The only silliness is the inclusion of Gertrude, the goose Nordic guide Hans (played by one-time actor Peter Ronson) takes with him to the Earth’s core, but she kind of pays off in the end when filthy rotten swine Count Saknussem (gleefully slimy Thayer David) does a very bad thing, which mandates appropriate payback from the Heavens. Even as cinema pulp, some sophisticated wit is regularly allotted to Mason’s character, and Dahl seems to relish playing an assertive woman surrounded by chauvinistic eggheads.
Jules Verne Journeys to the Land of 4K
Twilight Time’s 2012 Blu-ray was perfectly fine, but when Fox decided to commission a 4K transfer, TT’s astute producers realized a plum opportunity to assemble a commentary track that would contextualize a film that still resonates with new and old fans. (Another wise move for fans: augmenting the press run from 3000 to 5000 copies)
On prior DVD editions, Journey always had a grainy look with weak colours, and while TT’s prior BR disc was lovely, the new transfer reveals Fox has spent time and money researching a solution to one of CinemaScope’s biggest headaches: the sudden shift to grain and slight orange whenever there’s a dissolve. More recent HD transfers minimized the issue, but within this stellar disc, the problem is gone. The image is sharper, clearer, richer in colour, and the film grain hasn’t been scrubbed away ( just minimized a little).
Fox may well have selected this film from their fifties catalogue because it remains an inimitable classic. As Nick Redman recalls in the newly recorded commentary track, while attending a recent screening of the film, kids booed and cheered at the right places, reacting as every kid should to a great adventure film with an unflappable cast, a rock solid screenplay and witty dialogue, and effects which still hold their own in spite of inherent cheesiness. If you’re caught up in the story and characters, optical effects, macro-photographed lizards, and unusually long running time are irrelevant. (Even Diane Baker comments on how long characters and conflicts are built up before the group finally makes its way below grade.)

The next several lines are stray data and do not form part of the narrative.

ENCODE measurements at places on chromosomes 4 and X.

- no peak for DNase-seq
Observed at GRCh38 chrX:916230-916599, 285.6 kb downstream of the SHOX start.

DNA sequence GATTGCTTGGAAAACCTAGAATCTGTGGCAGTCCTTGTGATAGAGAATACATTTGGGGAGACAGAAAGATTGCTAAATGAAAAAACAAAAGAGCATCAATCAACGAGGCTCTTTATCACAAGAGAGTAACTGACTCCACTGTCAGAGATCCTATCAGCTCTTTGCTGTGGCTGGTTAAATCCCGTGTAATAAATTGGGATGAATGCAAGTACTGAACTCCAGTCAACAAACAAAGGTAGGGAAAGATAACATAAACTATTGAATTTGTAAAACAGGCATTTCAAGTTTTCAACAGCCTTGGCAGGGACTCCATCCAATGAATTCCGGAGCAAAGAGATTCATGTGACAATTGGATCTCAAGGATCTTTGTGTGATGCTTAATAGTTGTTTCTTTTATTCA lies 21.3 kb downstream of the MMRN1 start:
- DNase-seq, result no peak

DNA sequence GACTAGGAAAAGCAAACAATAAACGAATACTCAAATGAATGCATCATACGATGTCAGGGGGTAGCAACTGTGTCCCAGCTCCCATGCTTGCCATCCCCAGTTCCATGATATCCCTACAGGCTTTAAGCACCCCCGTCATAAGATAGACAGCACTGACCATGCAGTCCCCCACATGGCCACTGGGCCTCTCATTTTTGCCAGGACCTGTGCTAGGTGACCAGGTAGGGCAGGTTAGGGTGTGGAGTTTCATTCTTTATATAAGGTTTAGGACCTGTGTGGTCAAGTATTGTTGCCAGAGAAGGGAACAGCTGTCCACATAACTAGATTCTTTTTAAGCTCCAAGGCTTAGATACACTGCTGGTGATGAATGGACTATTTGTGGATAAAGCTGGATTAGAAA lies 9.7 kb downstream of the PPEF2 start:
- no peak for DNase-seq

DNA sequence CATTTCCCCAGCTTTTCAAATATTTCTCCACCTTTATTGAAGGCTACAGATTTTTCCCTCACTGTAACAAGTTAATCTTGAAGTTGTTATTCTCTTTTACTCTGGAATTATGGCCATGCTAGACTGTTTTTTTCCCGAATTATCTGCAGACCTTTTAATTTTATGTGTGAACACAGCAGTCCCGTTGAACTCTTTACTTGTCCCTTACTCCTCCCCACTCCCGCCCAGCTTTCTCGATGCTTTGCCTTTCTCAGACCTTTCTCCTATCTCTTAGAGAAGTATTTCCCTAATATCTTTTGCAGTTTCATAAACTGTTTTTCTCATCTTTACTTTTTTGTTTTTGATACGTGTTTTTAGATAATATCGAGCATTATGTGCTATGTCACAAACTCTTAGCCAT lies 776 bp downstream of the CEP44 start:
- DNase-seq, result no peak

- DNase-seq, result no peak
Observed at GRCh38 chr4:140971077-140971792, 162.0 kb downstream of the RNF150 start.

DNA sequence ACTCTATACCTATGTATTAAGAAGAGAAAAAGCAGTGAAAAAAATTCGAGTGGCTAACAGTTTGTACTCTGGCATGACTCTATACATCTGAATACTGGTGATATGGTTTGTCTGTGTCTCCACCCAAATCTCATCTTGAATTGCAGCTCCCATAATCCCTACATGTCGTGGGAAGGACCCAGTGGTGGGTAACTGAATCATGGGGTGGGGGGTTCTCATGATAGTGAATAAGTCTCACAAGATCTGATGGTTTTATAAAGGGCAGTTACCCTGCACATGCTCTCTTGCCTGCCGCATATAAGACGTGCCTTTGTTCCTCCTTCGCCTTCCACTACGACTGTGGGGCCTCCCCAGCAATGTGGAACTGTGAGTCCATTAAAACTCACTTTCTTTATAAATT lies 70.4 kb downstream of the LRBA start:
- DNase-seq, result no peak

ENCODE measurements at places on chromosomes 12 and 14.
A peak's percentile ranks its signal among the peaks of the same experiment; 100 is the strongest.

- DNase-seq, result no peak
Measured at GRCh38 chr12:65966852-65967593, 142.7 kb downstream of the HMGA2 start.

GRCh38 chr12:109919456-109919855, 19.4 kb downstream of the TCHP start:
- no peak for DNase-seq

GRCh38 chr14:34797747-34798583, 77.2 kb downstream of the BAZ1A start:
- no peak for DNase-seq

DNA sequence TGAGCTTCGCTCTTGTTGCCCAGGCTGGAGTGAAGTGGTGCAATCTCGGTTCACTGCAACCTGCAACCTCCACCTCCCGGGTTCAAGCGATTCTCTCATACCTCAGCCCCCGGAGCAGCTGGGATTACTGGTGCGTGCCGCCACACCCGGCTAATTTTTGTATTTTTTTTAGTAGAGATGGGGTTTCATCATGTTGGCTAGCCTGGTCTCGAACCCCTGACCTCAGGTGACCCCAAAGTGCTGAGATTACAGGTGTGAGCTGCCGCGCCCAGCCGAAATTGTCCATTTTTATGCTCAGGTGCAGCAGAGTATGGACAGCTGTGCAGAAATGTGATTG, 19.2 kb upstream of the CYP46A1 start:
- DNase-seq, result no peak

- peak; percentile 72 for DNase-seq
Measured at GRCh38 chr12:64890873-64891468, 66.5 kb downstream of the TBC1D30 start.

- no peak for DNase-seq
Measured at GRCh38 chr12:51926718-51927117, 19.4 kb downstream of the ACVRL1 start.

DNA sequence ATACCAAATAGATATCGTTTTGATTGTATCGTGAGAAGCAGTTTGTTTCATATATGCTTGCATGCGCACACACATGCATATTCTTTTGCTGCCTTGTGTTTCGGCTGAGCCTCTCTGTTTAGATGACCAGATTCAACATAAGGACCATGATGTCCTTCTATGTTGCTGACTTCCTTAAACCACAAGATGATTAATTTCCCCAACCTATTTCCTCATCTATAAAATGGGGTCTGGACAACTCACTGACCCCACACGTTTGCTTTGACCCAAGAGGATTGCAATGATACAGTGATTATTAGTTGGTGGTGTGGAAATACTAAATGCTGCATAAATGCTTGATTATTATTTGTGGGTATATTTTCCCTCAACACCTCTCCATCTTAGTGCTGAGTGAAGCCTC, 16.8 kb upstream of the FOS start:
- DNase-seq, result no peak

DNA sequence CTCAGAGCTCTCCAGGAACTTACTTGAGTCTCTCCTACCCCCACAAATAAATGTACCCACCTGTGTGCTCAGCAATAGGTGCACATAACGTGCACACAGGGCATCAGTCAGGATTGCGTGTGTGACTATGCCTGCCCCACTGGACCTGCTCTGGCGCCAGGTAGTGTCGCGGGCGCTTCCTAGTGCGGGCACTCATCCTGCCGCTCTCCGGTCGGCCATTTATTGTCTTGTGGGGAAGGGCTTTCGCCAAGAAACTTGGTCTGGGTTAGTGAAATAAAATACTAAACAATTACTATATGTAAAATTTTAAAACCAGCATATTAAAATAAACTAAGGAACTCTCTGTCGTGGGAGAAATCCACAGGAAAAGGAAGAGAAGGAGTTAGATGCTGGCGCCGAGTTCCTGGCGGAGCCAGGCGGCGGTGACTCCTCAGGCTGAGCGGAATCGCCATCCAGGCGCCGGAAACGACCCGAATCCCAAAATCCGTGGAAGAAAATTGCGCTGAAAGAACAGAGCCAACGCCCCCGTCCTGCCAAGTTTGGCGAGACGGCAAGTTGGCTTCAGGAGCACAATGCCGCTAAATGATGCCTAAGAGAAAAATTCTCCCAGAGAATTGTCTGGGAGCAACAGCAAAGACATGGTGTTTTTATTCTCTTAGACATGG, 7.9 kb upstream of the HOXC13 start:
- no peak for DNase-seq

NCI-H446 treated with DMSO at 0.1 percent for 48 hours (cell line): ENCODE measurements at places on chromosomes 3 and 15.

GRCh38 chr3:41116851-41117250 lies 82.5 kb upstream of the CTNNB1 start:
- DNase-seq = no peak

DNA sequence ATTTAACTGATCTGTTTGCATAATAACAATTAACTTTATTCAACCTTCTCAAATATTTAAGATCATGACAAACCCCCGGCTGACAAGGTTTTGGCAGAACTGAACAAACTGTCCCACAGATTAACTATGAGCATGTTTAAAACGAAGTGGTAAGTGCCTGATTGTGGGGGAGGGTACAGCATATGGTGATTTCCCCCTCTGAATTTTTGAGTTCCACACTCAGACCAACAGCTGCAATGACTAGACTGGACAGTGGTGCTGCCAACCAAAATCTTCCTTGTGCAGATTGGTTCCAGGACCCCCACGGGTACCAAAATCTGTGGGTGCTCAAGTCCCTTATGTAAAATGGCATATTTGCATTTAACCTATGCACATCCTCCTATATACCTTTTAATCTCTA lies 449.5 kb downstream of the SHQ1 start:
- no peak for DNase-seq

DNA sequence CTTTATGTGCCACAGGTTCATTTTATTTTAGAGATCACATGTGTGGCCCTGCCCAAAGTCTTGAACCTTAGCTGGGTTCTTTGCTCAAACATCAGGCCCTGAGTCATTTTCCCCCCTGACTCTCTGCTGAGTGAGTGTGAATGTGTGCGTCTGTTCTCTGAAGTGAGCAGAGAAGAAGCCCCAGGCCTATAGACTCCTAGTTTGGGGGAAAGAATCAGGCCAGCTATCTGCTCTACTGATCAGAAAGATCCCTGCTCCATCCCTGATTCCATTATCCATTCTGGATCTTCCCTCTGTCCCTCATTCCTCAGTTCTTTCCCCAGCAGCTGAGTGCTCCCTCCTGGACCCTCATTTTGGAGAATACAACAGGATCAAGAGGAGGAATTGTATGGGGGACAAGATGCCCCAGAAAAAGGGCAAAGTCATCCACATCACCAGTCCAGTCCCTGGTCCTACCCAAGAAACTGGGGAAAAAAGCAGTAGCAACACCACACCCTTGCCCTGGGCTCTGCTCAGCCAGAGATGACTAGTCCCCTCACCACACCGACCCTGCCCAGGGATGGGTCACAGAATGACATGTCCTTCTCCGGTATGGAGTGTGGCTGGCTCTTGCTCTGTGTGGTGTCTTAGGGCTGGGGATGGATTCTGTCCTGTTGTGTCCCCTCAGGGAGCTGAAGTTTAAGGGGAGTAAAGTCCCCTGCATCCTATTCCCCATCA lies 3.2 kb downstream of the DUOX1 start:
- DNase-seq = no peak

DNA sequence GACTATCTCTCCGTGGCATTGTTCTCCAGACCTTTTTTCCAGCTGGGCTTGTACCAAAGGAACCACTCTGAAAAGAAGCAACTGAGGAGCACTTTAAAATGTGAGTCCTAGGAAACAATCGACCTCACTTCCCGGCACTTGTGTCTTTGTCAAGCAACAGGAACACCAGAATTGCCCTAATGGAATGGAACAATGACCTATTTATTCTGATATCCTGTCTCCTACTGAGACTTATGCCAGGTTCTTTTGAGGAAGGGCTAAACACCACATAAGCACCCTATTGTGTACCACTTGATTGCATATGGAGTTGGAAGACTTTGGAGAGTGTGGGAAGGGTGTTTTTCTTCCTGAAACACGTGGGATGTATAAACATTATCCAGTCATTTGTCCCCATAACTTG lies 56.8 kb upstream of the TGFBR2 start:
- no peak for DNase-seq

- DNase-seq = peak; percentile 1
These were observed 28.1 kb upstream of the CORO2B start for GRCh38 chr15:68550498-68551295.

Also cited in the commentary is composer Herrmann, whose score in the remixed 5.1 track is the biggest benefactor. Sound design is less robust in Journey, but Herrmann’s music really booms when any / all of the five organs grind away – the main title sequence is wonderful, and should upset all neighbours, whether the film’s watched in a fully detached house or apartment.
Because Baker had a relatively small part in the film – the cute love interest – there is only so much she can add to the film’s making-of history, but Smith and Redman indulge in a broader discussion on the studio’s history, its cast, and Baker’s own career which went from screen ingenue to contract actress, later TV actress, and soon producer.
There are several lengthy discussions of her producing efforts, including the 1985 mini-series A Woman of Substance and a valiant attempt to launch a Playhouse 90-styled series using idling talent when Fox had effectively shut down production after the Cleopatra (1963) disaster and sent most of the staff home. One could regard these topics, including Baker’s role as an educator, as digressions, but she’s never gotten her due for surviving Hollywood, and fans will be delighted to learn more details of her lengthy and busy career.
The original Fox disc include a trailer and restoration comparison between the old TV prints, the 2000 laserdisc master, and the subtle digital cleaning for the 2003 DVD release. Twilight Time’s 2015 disc includes the trailer, the aforementioned 2012 isolated score track, and the film’s soundtrack in 5.1 and 2.0 uncompressed DTS.
Julie Kirgo’s liner notes is less about facts and more about personal enthisiasm, and she’s dead-on about the film’s unwavering impression on youngers: once you’ve seen it as a kid, it never leaves the imagination. Crafted for the full family unit, there are little bits for every age group, but the film sense of wonder for the strange & fantastical is what keeps fans returning to the film again and again.
Jules Verne’s novel has been adapted several times, including a 1967 animated series co-produced by Fox, Juan Piquer Simon’s embarrassing 1977 version, the wretched David Mickey Evans-scripted 1993 TV movie, another 1999 TV movie, and a direct-to-video quickie designed to ride on the publicity of the 2008 3D film. Perhaps the most interesting is Rusty Lemorande’s 1989 abomination which was never fully completed in spite of additional scenes by hack Albert Pyun and brutal re-editing by studio Cannon.
© 2003, revised in 2012 and 2015 by Mark R. Hasan
Category: Blu-ray / DVD Film Review